Thursday, May 5, 2016

Page 69: The Tumbling Turner Sisters

Disclaimer: The Page 69 Test is not mine. It has been around since 2007, asking authors to compare page 69 against the meat of the actual story it is a part of. I loved the whole idea of it and so I'm stealing it specifically to showcase small press titles - novels, novellas, short story collections, the works! So until the founder of The Page 69 Test calls a cease and desist, let's do this thing....

In this installment of Page 69, 
we put Juliette Fay's The Tumbling Turner Sisters to the test

OK, Juliette, set up page 69 for us.

An African American tap dancer, an immigrant couple whose trained pigeons tap out songs on bells, and a four-girl acrobatic team are all crammed into a tight backstage area, waiting to perform. With the ethnic, racial and gender diversity; competition over placement on the bill; and unlikely friendships forming, it’s a snapshot of small time vaudeville.

What is The Tumbling Turner Sisters about?

Unlike the early 20th Century world in which they lived, women, immigrants, and people of color experienced a surprising amount of freedom and upward mobility in vaudeville. There was still plenty of discrimination, but there was an overriding factor that put success uniquely within their grasp: talent. If you could bring the crowds, you were treated well and compensated handsomely, no matter who you were.

Do you think this page gives our readers an accurate sense of what The Tumbling Turner Sisters is about? Does it align itself the book’s overall theme?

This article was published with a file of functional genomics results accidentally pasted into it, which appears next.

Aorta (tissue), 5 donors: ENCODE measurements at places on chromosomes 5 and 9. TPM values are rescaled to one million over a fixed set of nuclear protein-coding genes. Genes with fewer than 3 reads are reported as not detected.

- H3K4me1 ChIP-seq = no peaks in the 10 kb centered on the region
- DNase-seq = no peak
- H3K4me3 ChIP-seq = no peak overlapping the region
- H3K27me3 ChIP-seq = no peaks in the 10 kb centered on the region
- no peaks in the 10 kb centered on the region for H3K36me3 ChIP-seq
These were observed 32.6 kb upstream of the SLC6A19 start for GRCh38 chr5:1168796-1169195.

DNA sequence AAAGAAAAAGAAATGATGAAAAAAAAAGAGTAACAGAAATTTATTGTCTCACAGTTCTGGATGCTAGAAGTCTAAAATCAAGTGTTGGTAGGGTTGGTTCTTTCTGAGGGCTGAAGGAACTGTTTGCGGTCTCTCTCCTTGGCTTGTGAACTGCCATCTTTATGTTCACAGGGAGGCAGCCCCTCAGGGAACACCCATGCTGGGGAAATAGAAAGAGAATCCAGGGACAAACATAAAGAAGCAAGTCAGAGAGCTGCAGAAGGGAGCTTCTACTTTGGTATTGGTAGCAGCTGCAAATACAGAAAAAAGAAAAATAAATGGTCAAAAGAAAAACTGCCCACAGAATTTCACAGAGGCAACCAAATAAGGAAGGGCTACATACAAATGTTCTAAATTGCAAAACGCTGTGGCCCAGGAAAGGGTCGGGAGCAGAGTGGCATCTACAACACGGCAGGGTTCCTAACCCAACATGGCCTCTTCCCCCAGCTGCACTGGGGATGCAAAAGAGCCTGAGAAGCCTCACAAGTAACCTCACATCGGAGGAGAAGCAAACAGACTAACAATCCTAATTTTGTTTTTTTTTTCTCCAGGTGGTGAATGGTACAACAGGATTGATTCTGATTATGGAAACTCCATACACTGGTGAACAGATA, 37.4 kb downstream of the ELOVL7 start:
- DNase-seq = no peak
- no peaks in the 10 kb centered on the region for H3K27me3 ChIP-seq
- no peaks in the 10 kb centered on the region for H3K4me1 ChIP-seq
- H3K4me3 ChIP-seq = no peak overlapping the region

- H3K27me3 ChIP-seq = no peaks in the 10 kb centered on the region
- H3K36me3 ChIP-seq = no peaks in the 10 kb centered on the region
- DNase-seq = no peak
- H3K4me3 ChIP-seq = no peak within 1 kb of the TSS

On page 69, the lineup has just been changed by the theatre manager, an occupation with enormous power over the performers. Talented black tap dancer Tippety Tap Jones is promoted from closer (the last and worst spot on the bill) to the “deuce” or second spot. The job of the closer, or “chaser” as they were often called, was to be bad enough to “chase” the audience out, so the stage hands could ready the theatre for the next performance. Tip’s rise means the pigeons are demoted to closer, and their handlers are furious.

At the same time, Gert Turner, an acrobat and one of the two narrators of the story, is curious about Tip. In 1919, there is no acceptable way for a white woman to befriend a black man, but Gert is headstrong, attractive and used to getting her way. The fact that Tip isn’t thrilled with her attention is a new experience for her.

Tip is no fool—he knows that as innocent as their conversation may be, he’s courting danger simply by talking to Gert. He plays it cool, which only provokes her determination to learn more about him. It’s the beginning of a friendship that grows progressively more complicated over the course of the novel. 



Juliette Fay is the award-winning author of three previous novels: The Shortest Way Home, Deep Down True, and Shelter Me. She received a bachelor’s degree from Boston College and a master’s degree from Harvard University. Juliette lives in Massachusetts with her husband and four children. The Tumbling Turner Sisters (Gallery Books/S&S) is her fourth novel.

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